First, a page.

A review of the PRN and packaging recycling system in the UK has found in favour of retaining the current scheme.
Carried out by the Department for Environment, Food and Rural Affairs and published on 7 July 2017, the review has been signed off by Defra economist John Walsh, and recommends “to keep” the regulations.
The system covers glass, plastics, paper, wood and metal packaging plus energy recovery
The review into legal recycling requirements imposed on businesses, is carried out every few years in line with review measures built into the Producer Responsibility Obligations (Packaging Waste) Regulations 2007.
It is explained by Defra that in the UK, “the Regulations impose the obligation to recover and recycle packaging waste on producers of packaging in order to attain the recovery and recycling targets set in Article 6(1) of the Packaging Directive.”
Defra notes how the system has been adjusted on occasions and that the PRN system has meant recycling and recovery targets have been met.
And, the current PRN system is also explained: “In order to show they have discharged the legal obligation to recover and recycle a proportion of the waste they produce, producers are required to obtain evidence in the form of Packaging Waste Recovery Notes (PRNs) or Packaging Waste Export Recovery Notes (PERNs) for material that is exported. These evidence notes are issued by accredited packaging waste reprocessors and exporters, respectively. An accredited reprocessor/exporter can issue PRNs/PERNs for the amount of waste reprocessed (e.g. 100 tonnes of steel reprocessed allows the reprocessor to ‘sell’ 100 PRNs in steel).”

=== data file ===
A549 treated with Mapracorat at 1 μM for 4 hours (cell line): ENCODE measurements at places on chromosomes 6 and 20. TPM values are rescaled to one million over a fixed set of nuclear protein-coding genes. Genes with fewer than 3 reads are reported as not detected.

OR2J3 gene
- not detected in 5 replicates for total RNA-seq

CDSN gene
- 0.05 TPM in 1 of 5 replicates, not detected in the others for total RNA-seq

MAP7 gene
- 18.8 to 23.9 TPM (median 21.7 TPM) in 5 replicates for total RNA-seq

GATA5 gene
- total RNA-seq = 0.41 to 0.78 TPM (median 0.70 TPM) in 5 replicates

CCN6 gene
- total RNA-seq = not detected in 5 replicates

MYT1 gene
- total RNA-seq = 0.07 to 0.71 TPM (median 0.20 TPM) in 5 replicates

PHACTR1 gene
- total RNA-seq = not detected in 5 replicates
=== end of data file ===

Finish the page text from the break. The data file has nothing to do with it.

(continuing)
The review, on completion, was sent to the government’s Regulatory Policy Committee for approval and it was given a “green rating of fit for purpose”. But the committee said that Defra could have “provided more detail to support the Department’s claim that there were no unintended consequences from the regulations”.
The review is of note on at least two counts.
First, there is no mention of local authorities throughout the review and some local authority representatives have voiced concern in recent years that the current system does not support councils enough. The review instead focuses on the importance of the red tape challenge for businesses and its success in delivering a recycling system at low cost to business.
A chart produced by compliance scheme Valpak in an analysis of costs (below), reproduced in the review, shows that the UK system is by far the lowest cost among the main EU countries. However, with an awareness of pressures for funding, Valpak has separately recently put a paper forward for discussion in which it proposes modifications to the current system to meet targets post 2020. Several of its proposed options show future costs to industry rising from their current low base, along with the creation of a communications fund that could be accessible to local authorities (see letsrecycle.com story).
(above) A chart on costs in the review shows the low cost of the packaging waste system to UK businesses (source: Valpak Packflow 2025 study)
Secondly, while Defra recommends retaining the current system, in reality this only applies until to 2020 which is after Brexit. While the government has indicated that the Repeal Bill will take over environmental legislation into UK law, the review document cautions: “The outcome of these negotiations will determine what arrangements apply in relation to EU legislation in future once the UK has left the EU.”